Lewis Miller has done numerous etchings, drawings and paintings of Allan Mitelman, two of which have hung in the past two Archibald Prizes.
An established Melbourne painter and printmaker known for his non-figurative style, Mitelman taught Miller at the Victorian College of the Arts. They have known each other for over 20 years during which time Mitelman has been “a great friend. He is an extremely nice person,” says Lewis. “I felt it wasn’t enough to do two portraits”, he says. “Three is a good number.”
For his third Archibald portrait of Mitelman, Lewis had originally planned to paint him reclining. “In the first one he was standing, in the second he was sitting so I thought I’d continue the progression”, says Lewis, “but Allan didn’t like that idea. He suggested I add another panel and do a large head. I had never painted a face that large before and had no idea how I was going to do it but I thought it was an interesting idea and that scale is something worth tackling for the Archibald.”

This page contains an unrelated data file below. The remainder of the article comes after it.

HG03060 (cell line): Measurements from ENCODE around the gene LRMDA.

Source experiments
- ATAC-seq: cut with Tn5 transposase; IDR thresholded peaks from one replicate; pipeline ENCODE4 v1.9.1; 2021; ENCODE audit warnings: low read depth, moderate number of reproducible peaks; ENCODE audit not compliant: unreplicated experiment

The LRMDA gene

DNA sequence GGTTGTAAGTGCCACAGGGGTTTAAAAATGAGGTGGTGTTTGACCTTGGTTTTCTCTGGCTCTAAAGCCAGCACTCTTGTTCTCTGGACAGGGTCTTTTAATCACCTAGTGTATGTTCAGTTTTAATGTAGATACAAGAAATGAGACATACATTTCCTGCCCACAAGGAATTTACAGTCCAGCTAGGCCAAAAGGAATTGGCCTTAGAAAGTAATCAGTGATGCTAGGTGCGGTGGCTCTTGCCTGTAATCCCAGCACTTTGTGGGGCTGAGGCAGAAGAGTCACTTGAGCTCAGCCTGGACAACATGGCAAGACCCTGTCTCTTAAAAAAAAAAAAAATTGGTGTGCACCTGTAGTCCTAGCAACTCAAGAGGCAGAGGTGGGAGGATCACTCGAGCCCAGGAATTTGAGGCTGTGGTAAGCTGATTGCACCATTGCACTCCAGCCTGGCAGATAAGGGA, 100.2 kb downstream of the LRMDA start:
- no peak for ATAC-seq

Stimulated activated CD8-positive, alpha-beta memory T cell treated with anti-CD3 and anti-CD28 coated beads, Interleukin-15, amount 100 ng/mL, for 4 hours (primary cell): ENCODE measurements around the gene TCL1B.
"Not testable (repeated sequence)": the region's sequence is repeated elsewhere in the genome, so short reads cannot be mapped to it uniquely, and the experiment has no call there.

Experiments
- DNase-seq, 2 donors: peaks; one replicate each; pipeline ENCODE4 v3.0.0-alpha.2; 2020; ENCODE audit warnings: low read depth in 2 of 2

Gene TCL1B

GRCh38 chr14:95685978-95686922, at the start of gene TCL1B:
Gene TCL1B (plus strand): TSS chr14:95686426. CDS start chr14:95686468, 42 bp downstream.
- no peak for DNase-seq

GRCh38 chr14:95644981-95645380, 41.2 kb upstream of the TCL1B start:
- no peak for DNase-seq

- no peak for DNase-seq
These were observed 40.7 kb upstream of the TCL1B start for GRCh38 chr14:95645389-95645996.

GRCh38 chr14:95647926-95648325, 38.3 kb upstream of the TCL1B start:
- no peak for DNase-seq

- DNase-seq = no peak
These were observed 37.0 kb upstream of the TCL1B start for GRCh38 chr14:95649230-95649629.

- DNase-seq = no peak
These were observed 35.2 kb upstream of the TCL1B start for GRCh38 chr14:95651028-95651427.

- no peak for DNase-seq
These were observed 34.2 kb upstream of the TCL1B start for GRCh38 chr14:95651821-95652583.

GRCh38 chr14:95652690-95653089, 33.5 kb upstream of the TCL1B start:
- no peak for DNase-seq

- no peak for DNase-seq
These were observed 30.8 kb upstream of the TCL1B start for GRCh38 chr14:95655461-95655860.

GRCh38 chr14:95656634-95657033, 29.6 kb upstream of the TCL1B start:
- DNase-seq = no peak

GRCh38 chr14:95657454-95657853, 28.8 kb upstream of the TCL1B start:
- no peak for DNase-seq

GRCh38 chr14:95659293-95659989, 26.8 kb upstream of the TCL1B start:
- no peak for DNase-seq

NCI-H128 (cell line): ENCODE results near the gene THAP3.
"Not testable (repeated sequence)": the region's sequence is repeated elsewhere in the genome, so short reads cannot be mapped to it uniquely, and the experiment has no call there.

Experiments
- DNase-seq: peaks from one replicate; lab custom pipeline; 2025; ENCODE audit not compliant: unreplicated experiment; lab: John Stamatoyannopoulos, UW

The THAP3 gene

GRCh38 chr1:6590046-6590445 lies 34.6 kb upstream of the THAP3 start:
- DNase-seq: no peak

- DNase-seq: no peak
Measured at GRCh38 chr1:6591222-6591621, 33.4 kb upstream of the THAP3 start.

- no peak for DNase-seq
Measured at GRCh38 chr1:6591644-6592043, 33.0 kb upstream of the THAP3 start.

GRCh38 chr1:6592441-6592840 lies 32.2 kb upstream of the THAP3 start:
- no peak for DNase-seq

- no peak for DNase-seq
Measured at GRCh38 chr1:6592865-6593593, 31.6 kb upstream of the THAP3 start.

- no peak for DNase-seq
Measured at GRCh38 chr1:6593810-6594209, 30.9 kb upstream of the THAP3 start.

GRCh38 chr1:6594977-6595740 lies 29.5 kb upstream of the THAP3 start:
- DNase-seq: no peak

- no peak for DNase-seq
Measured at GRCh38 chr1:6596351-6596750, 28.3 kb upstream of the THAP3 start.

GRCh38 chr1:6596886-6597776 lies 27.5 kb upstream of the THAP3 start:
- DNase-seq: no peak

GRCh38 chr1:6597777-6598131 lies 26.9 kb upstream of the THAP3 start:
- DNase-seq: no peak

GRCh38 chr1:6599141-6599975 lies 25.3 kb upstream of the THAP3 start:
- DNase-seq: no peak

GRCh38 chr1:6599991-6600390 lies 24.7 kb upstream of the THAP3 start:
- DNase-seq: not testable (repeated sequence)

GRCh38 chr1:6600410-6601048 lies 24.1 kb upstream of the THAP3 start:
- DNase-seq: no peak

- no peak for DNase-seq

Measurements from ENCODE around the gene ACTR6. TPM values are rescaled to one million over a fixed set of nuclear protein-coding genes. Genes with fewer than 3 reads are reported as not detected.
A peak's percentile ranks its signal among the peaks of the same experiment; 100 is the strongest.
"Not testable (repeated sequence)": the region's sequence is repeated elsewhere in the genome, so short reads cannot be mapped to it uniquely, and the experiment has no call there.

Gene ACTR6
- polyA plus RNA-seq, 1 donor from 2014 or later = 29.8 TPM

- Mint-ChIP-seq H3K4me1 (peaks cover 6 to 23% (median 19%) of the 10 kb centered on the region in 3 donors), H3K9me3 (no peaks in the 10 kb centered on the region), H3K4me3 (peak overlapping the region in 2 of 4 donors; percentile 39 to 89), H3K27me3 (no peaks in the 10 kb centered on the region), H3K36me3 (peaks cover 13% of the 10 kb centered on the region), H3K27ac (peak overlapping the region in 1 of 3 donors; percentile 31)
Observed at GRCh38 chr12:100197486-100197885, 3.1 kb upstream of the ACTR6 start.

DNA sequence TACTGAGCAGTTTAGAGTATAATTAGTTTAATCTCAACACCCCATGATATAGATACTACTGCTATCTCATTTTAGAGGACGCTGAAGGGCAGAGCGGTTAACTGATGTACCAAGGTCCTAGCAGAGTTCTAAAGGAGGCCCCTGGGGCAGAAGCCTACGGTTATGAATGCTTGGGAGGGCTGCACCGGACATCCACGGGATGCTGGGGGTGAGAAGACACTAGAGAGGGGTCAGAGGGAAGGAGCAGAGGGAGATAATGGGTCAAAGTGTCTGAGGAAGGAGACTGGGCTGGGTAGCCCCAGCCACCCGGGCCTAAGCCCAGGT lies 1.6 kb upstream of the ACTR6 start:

The portrait was both “very difficult and easier than I’d thought,” says Lewis. “I worked the paint very thinly using something like a staining technique and kept a drawn feel with the charcoal lines visible, as in the previous paintings.”
Born in Melbourne in 1959, Lewis Miller studied at the Victorian College of the Arts, later undertaking postgraduate studies there. He has been hung in five previous Archibald exhibitions.